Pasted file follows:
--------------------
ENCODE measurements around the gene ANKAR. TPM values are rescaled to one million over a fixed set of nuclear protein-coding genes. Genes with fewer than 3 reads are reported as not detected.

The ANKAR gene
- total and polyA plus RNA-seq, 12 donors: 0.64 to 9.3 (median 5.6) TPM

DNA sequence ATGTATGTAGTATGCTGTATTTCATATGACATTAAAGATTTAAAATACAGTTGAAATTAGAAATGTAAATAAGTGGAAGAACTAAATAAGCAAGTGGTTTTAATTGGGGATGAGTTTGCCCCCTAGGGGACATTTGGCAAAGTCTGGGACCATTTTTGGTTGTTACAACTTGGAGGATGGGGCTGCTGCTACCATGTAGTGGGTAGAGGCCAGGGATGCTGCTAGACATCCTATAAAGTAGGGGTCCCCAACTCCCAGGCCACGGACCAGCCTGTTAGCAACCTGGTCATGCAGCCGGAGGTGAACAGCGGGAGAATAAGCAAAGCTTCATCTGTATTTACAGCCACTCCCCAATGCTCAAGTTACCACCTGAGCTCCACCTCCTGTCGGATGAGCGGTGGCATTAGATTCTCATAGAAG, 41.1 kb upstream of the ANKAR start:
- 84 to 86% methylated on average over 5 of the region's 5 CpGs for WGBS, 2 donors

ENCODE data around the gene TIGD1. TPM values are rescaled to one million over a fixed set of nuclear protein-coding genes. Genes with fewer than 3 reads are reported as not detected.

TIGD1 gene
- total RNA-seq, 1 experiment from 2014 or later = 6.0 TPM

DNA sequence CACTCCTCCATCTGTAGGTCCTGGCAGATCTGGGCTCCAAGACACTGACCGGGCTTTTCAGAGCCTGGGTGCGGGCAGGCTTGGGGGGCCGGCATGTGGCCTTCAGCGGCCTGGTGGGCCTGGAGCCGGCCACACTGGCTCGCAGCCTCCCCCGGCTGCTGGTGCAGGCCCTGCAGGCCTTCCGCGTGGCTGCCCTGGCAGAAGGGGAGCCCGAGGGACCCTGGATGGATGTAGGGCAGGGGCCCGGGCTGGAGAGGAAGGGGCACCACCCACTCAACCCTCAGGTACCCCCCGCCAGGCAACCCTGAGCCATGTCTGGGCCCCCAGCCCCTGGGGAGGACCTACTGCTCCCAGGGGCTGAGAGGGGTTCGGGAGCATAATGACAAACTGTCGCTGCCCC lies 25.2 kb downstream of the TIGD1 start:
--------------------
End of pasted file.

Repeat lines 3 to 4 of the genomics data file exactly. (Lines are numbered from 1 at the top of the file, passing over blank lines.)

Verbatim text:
- total and polyA plus RNA-seq, 12 donors: 0.64 to 9.3 (median 5.6) TPM

DNA sequence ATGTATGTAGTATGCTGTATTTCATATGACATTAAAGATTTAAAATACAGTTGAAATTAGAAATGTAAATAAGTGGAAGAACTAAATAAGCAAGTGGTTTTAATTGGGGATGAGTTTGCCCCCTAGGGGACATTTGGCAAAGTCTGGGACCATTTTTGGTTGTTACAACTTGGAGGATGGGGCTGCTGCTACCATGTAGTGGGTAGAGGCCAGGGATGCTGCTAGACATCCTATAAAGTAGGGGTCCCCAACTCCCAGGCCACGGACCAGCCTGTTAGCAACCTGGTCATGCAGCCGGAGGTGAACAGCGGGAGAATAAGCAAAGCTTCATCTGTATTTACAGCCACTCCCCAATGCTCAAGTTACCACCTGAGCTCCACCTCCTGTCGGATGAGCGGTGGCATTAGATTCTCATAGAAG, 41.1 kb upstream of the ANKAR start: